Heart failure can be either acute (which comes on suddenly and without warning) or chronic (long term). Physical symptoms of heart failure include: 

  • Shortness of breath (also known as dyspnea): if your heart can't pump enough blood to meet your body's needs, you may find it hard to breathe with increased activity, or even when you are sitting still or lying down
  • Fatigue and weakness: you may experience this all the time, even with everyday activities such as shopping, climbing stairs or walking. This is because the heart can't pump enough blood to meet the needs of your muscles 
  • Swelling in the legs, ankles and feet (oedema): this is the result of fluid build-up in the tissues
  • Rapid or irregular heartbeats (palpitations): this is caused by the heart beating faster to make up for its reduced pumping capacity
  • Persistent cough or wheezing, with white or pink blood-tinged mucus: this is caused by blood backing up in the pulmonary veins, resulting in fluid build-up within the lungs
  • Swelling of the abdomen (tummy): the result of fluid building up within the digestive system
  • Very rapid weight gain: this is caused by water retention
  • Nausea and lack of appetite: this is a result of a lack of blood flow to the digestive system, which causes digestive problems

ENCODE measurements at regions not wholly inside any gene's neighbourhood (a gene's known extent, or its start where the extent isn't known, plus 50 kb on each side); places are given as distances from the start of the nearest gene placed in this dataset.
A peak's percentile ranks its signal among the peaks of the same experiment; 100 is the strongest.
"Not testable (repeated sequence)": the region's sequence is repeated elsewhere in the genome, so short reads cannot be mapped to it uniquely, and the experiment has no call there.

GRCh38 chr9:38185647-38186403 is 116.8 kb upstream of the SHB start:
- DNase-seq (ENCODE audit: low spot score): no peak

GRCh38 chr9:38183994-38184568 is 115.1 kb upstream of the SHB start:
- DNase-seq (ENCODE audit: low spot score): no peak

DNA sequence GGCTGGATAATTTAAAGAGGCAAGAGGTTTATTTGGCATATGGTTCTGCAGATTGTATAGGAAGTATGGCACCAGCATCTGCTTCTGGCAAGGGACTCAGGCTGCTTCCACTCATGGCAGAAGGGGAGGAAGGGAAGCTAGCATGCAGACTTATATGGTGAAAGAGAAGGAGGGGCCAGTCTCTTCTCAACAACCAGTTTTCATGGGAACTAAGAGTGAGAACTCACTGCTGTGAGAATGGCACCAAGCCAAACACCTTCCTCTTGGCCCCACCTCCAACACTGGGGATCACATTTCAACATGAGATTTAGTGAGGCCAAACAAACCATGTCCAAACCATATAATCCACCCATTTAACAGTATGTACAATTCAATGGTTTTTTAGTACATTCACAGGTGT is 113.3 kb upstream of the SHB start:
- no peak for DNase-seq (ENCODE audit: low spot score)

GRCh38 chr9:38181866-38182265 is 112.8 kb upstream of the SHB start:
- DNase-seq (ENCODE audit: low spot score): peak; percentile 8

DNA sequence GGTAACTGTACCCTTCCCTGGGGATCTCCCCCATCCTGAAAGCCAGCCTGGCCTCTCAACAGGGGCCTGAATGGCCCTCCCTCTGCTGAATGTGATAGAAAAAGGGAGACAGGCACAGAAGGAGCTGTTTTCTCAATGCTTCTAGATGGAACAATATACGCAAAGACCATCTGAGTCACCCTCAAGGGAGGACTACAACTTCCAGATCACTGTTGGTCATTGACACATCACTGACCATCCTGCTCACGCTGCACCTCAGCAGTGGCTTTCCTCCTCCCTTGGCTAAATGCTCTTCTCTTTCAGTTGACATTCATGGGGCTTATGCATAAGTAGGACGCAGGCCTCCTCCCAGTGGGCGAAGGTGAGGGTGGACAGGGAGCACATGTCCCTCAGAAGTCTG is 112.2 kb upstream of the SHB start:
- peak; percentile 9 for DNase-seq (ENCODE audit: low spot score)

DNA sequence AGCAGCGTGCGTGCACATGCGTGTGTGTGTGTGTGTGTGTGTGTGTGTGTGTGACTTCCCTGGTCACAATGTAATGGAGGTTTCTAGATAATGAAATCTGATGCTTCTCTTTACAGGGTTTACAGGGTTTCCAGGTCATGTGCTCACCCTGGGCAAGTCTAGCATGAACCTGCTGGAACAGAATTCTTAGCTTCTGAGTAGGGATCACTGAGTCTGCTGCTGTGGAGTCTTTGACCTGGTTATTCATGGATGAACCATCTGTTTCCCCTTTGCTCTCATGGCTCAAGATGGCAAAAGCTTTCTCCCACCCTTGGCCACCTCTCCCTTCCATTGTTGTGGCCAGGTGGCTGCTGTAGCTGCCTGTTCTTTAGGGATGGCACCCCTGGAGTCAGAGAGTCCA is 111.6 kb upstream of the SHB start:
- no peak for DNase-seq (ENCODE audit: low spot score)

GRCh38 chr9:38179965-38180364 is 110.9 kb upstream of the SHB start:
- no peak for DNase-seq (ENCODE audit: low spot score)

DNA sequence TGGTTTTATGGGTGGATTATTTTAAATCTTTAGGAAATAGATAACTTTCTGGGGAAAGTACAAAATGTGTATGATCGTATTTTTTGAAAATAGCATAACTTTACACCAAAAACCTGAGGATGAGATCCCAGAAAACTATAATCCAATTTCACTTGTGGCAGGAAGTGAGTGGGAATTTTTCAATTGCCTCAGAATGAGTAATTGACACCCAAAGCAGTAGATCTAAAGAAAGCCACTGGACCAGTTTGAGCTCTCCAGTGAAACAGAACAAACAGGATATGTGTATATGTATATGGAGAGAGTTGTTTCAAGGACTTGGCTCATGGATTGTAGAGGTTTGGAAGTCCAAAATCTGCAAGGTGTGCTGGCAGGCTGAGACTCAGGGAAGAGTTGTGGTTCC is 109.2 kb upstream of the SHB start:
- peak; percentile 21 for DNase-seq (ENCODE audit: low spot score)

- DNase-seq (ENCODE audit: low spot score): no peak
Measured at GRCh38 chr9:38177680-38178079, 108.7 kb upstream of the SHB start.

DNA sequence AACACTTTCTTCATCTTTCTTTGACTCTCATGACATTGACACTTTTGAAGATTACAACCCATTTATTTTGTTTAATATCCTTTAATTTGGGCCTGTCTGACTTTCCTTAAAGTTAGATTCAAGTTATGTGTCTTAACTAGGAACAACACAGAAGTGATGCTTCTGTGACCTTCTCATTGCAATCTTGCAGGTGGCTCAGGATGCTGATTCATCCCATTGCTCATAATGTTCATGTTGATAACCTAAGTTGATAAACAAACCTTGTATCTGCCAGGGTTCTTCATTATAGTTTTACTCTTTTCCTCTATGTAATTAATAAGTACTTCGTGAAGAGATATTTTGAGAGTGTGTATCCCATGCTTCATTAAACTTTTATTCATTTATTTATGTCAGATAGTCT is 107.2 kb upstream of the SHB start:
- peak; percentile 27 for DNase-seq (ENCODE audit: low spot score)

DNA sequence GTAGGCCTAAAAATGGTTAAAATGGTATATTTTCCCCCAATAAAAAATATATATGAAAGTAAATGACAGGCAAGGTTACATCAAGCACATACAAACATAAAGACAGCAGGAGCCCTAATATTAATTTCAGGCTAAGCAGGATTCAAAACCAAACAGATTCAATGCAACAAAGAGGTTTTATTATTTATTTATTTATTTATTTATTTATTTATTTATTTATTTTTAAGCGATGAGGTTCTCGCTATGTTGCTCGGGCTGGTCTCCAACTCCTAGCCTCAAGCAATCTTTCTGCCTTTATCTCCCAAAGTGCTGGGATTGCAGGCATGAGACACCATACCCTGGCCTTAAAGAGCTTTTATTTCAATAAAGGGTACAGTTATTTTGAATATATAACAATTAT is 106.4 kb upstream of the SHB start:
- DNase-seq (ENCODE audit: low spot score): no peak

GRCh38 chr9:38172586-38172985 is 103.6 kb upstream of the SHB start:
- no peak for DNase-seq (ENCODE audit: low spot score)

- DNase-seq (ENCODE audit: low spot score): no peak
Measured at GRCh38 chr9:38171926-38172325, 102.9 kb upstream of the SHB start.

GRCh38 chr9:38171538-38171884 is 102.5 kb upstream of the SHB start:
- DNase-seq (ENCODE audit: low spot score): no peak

• Difficulty concentrating or decreased alertness:  changing levels of certain substances in the blood (such as sodium) can cause memory loss, confusion and disorientation
  • Chest pain (if heart failure is caused by a heart attack): chest pain or angina is experienced when your heart muscles do not receive enough oxygenated blood. The pain often feels like heaviness, tightness or pressure in the chest.

Although these symptoms may be signs of heart failure, there are many other possible causes. If you are worried about your symptoms and would like to speak to a GP, HCA offers same-day and next-day private GP appointments.

Diagnosing Heart Failure

If your doctor suspects you may have heart failure, they will carry out a full assessment of your health, medical history, family history and lifestyle.
They will also carry out a physical examination, which will include:

  • Blood pressure check: high blood pressure is often related to heart failure
  • BMI: this stands for body mass index, and measures whether you are a healthy weight for your height. High BMI (being overweight or obese) is related to heart failure
  • Measurement of your waist: men with a waist size over 37in and women with a waist size over 31.5in are at high risk of coronary heart disease and heart failure.

If your doctor thinks that you may have heart failure they will refer you for further tests. These may include:

Blood tests: these provide information about your heart muscle by measuring the enzymes, cholesterol and proteins in your blood

Breathing tests: you may be asked to blow into a tube to check whether a lung problem is contributing to your breathlessness. Common tests include spirometry and a peak flow test

Electrocardiogram (ECG): in this test, sensors are attached to your chest and the rate, rhythm and electrical activity of your heart are measured. It is a painless procedure which usually only takes a few minutes to complete and can detect many different types of heart problem